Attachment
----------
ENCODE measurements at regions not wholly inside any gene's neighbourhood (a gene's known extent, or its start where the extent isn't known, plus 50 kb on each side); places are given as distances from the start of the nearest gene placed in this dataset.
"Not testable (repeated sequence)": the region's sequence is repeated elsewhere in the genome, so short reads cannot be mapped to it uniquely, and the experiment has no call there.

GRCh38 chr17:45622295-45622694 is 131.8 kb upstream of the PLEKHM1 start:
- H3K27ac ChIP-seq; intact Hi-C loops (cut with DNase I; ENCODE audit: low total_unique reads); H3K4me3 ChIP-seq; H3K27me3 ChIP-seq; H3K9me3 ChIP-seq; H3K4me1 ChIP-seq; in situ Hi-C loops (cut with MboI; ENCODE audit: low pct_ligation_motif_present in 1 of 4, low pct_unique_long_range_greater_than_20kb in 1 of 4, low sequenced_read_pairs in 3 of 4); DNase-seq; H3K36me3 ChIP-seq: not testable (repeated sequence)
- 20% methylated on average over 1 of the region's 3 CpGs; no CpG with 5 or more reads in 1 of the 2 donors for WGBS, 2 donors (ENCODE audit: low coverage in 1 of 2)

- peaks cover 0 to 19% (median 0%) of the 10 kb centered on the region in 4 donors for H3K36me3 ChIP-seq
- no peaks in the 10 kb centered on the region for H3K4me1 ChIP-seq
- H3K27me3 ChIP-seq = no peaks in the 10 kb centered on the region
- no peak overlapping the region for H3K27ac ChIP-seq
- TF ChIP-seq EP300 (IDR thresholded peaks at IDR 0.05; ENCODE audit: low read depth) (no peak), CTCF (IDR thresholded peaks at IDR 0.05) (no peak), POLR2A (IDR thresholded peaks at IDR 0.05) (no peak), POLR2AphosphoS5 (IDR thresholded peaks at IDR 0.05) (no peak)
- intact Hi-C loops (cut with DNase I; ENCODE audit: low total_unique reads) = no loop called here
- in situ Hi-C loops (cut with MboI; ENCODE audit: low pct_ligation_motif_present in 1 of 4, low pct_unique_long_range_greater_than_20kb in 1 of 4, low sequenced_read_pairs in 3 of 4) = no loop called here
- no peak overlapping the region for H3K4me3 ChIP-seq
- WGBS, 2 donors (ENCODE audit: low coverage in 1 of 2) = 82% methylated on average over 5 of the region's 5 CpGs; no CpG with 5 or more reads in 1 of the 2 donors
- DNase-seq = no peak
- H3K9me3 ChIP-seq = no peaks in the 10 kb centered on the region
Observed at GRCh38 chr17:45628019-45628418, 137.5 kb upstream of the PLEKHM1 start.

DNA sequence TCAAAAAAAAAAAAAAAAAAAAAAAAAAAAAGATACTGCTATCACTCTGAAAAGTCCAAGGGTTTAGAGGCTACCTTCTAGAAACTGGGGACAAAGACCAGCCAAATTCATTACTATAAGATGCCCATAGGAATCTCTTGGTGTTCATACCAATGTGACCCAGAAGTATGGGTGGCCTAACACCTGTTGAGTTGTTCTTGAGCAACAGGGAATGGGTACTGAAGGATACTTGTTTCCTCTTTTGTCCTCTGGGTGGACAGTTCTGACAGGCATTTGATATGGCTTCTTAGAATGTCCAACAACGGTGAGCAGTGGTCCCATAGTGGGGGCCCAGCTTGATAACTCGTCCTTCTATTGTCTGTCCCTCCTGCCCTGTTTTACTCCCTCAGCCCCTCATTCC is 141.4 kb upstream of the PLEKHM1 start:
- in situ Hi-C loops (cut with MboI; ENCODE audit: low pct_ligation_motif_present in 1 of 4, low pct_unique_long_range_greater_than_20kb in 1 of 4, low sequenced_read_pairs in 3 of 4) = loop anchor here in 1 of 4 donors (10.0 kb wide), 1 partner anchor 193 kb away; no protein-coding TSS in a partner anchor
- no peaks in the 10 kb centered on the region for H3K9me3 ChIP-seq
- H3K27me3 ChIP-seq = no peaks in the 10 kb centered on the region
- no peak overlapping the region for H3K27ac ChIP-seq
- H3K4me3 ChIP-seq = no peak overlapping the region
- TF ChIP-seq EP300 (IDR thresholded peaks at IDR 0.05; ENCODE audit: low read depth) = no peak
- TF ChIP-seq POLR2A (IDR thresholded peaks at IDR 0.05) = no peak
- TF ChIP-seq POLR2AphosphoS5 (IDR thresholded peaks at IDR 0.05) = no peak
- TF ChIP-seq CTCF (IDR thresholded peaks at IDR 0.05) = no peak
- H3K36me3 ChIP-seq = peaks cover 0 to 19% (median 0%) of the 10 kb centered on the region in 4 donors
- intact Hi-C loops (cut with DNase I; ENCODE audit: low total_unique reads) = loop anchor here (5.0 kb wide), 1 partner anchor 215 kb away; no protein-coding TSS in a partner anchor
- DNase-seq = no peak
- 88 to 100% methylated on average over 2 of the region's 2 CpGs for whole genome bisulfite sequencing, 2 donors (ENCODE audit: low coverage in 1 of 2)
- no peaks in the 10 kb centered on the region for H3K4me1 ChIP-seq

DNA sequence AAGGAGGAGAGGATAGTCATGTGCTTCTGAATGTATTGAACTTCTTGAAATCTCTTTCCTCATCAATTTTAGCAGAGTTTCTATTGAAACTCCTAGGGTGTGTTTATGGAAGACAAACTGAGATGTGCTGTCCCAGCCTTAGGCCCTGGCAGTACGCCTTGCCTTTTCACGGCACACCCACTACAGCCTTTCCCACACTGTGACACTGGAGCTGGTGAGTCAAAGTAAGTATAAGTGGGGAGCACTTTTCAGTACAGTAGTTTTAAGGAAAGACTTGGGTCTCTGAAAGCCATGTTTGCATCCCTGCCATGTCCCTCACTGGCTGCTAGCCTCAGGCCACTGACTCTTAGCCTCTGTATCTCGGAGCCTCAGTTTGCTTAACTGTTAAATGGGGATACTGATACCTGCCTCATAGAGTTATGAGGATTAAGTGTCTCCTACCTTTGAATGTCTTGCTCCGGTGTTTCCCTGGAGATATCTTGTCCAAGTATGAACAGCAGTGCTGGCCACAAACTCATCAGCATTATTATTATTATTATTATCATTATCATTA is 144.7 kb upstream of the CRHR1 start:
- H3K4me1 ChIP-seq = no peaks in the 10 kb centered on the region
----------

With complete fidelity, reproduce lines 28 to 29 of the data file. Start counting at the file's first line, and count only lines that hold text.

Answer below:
- H3K36me3 ChIP-seq = peaks cover 0 to 19% (median 0%) of the 10 kb centered on the region in 4 donors
- intact Hi-C loops (cut with DNase I; ENCODE audit: low total_unique reads) = loop anchor here (5.0 kb wide), 1 partner anchor 215 kb away; no protein-coding TSS in a partner anchor